Michael Gove said the UK ‘could not and would not’ back down from its stance despite the EU warning it would take legal action if legislation to alter parts of the Withdrawal Agreement was not dropped.
The Government wants to change how the Brexit deal works in Northern Ireland even though a minister admitted that unilaterally altering the agreement would break international law.
European Commission vice-president Maros Sefcovic met with Mr Gove in London yesterday as both sides sought to calm down tensions.
However, the Cabinet Office minister upped the ante after he insisted the UK wasn’t ‘shirking its responsibilities’ by proposing to change the deal.
Asked if he was willing to swear on his job that the Government will not back down, Mr Gove said: ‘Yes. I made it perfectly clear to vice-president Sefcovic that we would not be withdrawing this legislation and he understood that, of course he regretted it.’
The EU demanded the UK drop its proposals ‘in the shortest time possible and in any case by the end of the month’ as it raised the prospect of financial or trade sanctions if it does not.
The bloc appealed to Boris Johnson to ‘re-establish trust’ after talks between the two sides deteriorated.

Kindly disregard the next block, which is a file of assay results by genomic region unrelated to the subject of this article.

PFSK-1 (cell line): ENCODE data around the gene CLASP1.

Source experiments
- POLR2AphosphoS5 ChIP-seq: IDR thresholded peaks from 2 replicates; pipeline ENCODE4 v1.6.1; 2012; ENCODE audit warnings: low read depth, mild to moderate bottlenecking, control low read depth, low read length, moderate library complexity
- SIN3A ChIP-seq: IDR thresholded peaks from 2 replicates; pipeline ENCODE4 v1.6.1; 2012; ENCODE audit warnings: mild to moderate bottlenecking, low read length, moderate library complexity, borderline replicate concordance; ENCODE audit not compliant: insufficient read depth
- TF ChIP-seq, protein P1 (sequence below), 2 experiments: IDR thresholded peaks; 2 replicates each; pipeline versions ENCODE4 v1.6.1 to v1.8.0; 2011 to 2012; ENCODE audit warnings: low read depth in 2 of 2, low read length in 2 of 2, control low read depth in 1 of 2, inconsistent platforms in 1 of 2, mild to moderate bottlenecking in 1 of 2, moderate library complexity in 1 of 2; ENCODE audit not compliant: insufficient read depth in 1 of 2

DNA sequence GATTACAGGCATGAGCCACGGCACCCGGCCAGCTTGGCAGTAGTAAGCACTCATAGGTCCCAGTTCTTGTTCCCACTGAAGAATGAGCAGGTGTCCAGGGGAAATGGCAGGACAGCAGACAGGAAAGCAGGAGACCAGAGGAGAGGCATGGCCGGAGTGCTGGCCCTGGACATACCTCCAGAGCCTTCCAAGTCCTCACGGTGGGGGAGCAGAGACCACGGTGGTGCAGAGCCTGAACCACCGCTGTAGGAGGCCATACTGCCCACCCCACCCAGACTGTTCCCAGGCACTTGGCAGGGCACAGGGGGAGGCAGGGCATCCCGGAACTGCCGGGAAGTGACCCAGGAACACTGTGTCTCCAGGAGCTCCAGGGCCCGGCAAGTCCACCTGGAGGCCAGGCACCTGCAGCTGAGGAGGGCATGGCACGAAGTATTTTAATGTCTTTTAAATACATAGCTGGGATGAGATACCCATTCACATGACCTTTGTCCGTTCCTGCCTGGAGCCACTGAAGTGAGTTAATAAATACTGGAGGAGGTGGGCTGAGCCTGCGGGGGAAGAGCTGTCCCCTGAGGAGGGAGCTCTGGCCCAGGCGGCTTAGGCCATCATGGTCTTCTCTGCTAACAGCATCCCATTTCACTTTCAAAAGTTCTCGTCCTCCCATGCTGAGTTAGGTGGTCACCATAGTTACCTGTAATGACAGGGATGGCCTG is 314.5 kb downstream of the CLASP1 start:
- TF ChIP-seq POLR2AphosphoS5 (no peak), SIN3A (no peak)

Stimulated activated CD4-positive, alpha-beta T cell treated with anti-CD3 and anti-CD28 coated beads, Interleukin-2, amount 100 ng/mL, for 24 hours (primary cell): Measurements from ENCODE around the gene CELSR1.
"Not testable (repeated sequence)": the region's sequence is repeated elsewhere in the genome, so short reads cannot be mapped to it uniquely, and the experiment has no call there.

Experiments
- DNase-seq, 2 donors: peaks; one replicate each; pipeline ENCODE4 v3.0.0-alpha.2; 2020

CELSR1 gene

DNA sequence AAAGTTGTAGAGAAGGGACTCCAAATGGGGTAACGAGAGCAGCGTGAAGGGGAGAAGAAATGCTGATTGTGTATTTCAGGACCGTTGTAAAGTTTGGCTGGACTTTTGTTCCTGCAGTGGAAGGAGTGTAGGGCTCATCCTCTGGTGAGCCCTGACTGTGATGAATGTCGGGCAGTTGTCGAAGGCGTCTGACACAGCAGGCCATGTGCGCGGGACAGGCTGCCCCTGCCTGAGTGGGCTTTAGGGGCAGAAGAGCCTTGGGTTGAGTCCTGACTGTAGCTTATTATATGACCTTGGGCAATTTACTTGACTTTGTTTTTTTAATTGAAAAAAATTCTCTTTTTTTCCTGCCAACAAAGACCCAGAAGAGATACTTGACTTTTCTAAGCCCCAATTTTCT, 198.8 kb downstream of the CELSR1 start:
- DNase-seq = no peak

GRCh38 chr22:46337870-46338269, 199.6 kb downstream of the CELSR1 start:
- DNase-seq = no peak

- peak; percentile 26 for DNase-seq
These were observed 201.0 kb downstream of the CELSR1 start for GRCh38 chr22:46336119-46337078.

An EU statement said Mr Gove was warned ‘the Withdrawal Agreement contains a number of mechanisms and legal remedies to address violations of the legal obligations contained in the text – which the European Union will not be shy in using’.
It went on: ‘The EU does not accept the argument that the aim of the draft bill is to protect the Good Friday (Belfast) agreement. In fact, it is of the view that it does the opposite.
‘By putting forward this bill, the UK has seriously damaged trust between the EU and the UK. It is now up to the UK government to re-establish that trust.’
In a further sign trade talks were on the verge of breaking down, Germany’s ambassador to the UK, Andreas Michaelis, tweeted: ‘In more than 30 years as a diplomat I have not experienced such a fast, intentional and profound deterioration of a negotiation. If you believe in partnership between the UK and the EU like I do then don’t accept it.’
But Mr Gove said the UK was ‘absolutely serious about implementing the Northern Ireland protocol’ and he stressed ‘the importance of making progress’ in talks to ensure the legislation was not needed.
Number 10 said the UK was facing ‘difficult and highly exceptional circumstances’ as it sought to ‘ensure the integrity of the UK internal market’ and protect the peace process in Northern Ireland.
The agreement as it stands sees Northern Ireland follow some of the EU’s customs rules while the rest of the UK does not.
The new bill would give the UK the power to ‘disapply’ some of the rules on state aid, tariffs and the paperwork faced by businesses.
The question isn’t who is going to let me; it’s who is going to stop me.